Two Korean-American sisters are some of the first to receive pro-bono legal help under new initiative
The pair were attacked by a man at their convenience store in West Baltimore on May 2.
Although the month of May is designated as the annual celebration of Asian American and Pacific Islander heritage, the violence against AAPIs has not slowed.
Stop AAPI Hate released a new report last week covering the 6,603 hate incidents reported to their center from March 19, 2020 to March 31, 2021. During March 2021, the number of incident reports it received increased from 3,795 to 6,603.
On Sunday, May 2, another attack was captured by surveillance footage in a liquor store in Baltimore.
Two Korean-American sisters, ages 66 and 67, who work at the store, were closing before 11 p.m, when a 50-year-old man identified by authorities as Daryl Doyle, entered the store and attacked them with a cinder block.
A Baltimore man was arrested after he repeatedly struck two Asian women, ages 66 & 67, in the head w/a cinder block. The brutal attack follows a string of random violent assaults on Asian Americans by black people in the past 2 weeks. #StopAsianHate https://t.co/nbVuZybNEg pic.twitter.com/rlB0fN8XiK
— Andy Ngô (@MrAndyNgo) May 6, 2021
Surveillance video released on Reddit shows one of the sisters wearing a gray shirt, trying to shut the door of Wonderland Liquors shortly before 11 p.m.
Instead, she is forced back into the store by a man in a red shirt, carrying a cement block. The attacker, who investigators say is Doyle, shoves the woman, as a male customer walks past the scene and exits the store.
The woman and Doyle fight on the ground for about 20 seconds before a second woman, her sister, appears in the frame. She immediately starts trying to help, but is smacked with the same block.
“Yesterday, 2 elderly Asian women- both in their 80s- were stabbed out of nowhere in SanFran. In NY this week, 4 people were brutally attacked, including 2 women with a HAMMER. And in Baltimore, 2 elderly women were attacked w a CEMENT BLOCK.” — @lisaling
— o l i v i a (@oliviamunn) May 6, 2021
As a unit, the sisters attempt to force Doyle out of the door, but he again slams them both with cement blocks, forcing them to the floor.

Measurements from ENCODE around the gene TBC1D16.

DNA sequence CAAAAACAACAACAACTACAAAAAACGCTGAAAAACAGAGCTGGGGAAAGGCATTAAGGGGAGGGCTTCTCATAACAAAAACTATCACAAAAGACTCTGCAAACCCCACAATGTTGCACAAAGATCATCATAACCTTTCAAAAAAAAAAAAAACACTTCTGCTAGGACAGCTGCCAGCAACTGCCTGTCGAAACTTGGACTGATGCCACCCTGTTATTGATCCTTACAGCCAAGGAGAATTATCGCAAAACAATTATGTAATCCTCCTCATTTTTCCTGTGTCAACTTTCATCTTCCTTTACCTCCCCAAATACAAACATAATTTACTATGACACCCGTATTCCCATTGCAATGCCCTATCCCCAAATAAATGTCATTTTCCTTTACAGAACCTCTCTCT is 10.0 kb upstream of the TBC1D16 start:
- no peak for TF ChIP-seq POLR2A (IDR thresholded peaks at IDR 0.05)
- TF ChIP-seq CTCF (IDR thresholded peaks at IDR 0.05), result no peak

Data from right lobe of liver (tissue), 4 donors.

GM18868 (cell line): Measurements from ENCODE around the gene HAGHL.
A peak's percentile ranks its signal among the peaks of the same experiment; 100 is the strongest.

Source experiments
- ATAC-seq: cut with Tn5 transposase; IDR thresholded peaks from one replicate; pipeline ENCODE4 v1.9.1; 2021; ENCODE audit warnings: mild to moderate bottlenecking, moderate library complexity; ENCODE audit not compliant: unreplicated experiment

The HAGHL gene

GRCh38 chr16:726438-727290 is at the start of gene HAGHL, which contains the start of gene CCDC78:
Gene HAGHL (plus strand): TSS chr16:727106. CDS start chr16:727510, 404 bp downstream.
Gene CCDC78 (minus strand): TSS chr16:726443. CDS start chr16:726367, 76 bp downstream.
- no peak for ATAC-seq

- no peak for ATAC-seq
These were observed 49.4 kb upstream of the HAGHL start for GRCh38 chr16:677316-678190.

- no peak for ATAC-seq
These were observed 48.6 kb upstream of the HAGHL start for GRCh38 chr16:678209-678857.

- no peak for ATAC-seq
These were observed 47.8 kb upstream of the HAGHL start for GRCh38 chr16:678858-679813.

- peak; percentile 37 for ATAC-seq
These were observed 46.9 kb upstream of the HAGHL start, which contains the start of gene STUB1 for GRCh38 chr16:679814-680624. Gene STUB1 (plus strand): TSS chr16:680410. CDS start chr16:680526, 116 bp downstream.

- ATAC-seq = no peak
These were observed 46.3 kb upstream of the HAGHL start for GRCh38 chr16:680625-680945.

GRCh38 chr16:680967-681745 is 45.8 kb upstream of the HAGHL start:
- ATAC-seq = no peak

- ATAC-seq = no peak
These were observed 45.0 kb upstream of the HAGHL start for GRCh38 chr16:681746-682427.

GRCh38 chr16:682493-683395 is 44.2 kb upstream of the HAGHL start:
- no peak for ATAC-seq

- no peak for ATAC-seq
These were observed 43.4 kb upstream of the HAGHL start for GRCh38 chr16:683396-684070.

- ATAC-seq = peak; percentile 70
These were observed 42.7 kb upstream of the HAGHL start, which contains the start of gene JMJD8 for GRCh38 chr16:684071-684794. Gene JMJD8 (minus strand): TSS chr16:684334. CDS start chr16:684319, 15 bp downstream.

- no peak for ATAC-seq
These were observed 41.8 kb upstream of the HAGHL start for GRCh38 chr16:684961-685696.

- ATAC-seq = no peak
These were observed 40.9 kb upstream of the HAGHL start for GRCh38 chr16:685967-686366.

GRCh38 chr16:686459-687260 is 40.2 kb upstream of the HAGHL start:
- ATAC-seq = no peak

The rest of the fight continues outside of the store, outside of the view of the surveillance camera, until the women return to the store alone.
One of the two sisters is seen bleeding profusely from a head wound.
Doyle has been arrested and faces two aggravated assault charges, but has not been charged with a hate crime.
A motive for the attack has not been determined, but John Yun, the son of one of the victims and the nephew of the other, said that his mother had never seen Doyle before the altercation.
Both women were hospitalized for their wounds, but Yun’s aunt's injuries were the most severe — the attack left with black eyes and 25 stitches on her head.
The sisters have since been discharged from the hospital, after CT scans came back clear, and they are recovering at home.
“Their physical wounds will heal eventually, but the trauma from this attack will require more time,” Yun told NextShark.
In an interview with CBS Baltimore, Yun expressed his outrage.
“It doesn't make sense why they would come here to make a living and get treated like this in a community that should embrace them because we've been here over 20 something years,' he said.
A GoFundMe page set up by Yun to pay for their medical bills has already raised an amount more than doubled its initial goal.
The victims will receive legal help as well. The Alliance for Asian American Justice, a new pro-bono initiative, is representing the Korean-American sisters in their case against Doyle.
Former U.S Attorney Robert Hur, currently in a private practice will represent the sisters through the initiative. Hur told WBAL that the Alliance will continue to work with law enforcement to ensure that Doyle is brought to justice.